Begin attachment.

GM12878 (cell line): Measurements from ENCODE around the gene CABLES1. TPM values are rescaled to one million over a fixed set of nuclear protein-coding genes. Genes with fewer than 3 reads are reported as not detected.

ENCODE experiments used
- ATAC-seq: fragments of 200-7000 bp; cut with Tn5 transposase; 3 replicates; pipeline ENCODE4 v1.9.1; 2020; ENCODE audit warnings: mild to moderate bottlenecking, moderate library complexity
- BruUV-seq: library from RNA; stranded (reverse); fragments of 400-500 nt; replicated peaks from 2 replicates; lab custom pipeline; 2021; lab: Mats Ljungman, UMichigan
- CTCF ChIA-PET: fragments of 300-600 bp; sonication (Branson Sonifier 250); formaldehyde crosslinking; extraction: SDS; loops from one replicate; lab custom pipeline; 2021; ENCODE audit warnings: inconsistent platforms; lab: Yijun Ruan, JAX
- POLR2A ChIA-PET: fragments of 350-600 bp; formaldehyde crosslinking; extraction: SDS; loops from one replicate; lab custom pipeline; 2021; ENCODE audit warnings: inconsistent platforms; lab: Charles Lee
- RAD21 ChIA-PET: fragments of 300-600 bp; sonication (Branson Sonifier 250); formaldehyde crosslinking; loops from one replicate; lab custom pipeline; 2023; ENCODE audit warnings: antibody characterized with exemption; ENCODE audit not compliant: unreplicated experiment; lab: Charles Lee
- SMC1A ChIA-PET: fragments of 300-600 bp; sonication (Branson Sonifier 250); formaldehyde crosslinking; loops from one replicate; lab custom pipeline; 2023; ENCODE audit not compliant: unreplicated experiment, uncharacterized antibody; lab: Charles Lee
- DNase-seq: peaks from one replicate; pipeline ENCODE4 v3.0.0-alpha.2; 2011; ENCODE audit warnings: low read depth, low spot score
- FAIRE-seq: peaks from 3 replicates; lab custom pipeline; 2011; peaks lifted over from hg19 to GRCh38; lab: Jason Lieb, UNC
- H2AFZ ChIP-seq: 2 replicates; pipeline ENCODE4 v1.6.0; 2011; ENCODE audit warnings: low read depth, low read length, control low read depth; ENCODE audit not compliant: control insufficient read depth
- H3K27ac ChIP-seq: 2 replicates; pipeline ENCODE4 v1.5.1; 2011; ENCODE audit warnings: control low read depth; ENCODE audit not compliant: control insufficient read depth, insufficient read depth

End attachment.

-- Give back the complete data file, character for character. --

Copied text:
GM12878 (cell line): Measurements from ENCODE around the gene CABLES1. TPM values are rescaled to one million over a fixed set of nuclear protein-coding genes. Genes with fewer than 3 reads are reported as not detected.

ENCODE experiments used
- ATAC-seq: fragments of 200-7000 bp; cut with Tn5 transposase; 3 replicates; pipeline ENCODE4 v1.9.1; 2020; ENCODE audit warnings: mild to moderate bottlenecking, moderate library complexity
- BruUV-seq: library from RNA; stranded (reverse); fragments of 400-500 nt; replicated peaks from 2 replicates; lab custom pipeline; 2021; lab: Mats Ljungman, UMichigan
- CTCF ChIA-PET: fragments of 300-600 bp; sonication (Branson Sonifier 250); formaldehyde crosslinking; extraction: SDS; loops from one replicate; lab custom pipeline; 2021; ENCODE audit warnings: inconsistent platforms; lab: Yijun Ruan, JAX
- POLR2A ChIA-PET: fragments of 350-600 bp; formaldehyde crosslinking; extraction: SDS; loops from one replicate; lab custom pipeline; 2021; ENCODE audit warnings: inconsistent platforms; lab: Charles Lee
- RAD21 ChIA-PET: fragments of 300-600 bp; sonication (Branson Sonifier 250); formaldehyde crosslinking; loops from one replicate; lab custom pipeline; 2023; ENCODE audit warnings: antibody characterized with exemption; ENCODE audit not compliant: unreplicated experiment; lab: Charles Lee
- SMC1A ChIA-PET: fragments of 300-600 bp; sonication (Branson Sonifier 250); formaldehyde crosslinking; loops from one replicate; lab custom pipeline; 2023; ENCODE audit not compliant: unreplicated experiment, uncharacterized antibody; lab: Charles Lee
- DNase-seq: peaks from one replicate; pipeline ENCODE4 v3.0.0-alpha.2; 2011; ENCODE audit warnings: low read depth, low spot score
- FAIRE-seq: peaks from 3 replicates; lab custom pipeline; 2011; peaks lifted over from hg19 to GRCh38; lab: Jason Lieb, UNC
- H2AFZ ChIP-seq: 2 replicates; pipeline ENCODE4 v1.6.0; 2011; ENCODE audit warnings: low read depth, low read length, control low read depth; ENCODE audit not compliant: control insufficient read depth
- H3K27ac ChIP-seq: 2 replicates; pipeline ENCODE4 v1.5.1; 2011; ENCODE audit warnings: control low read depth; ENCODE audit not compliant: control insufficient read depth, insufficient read depth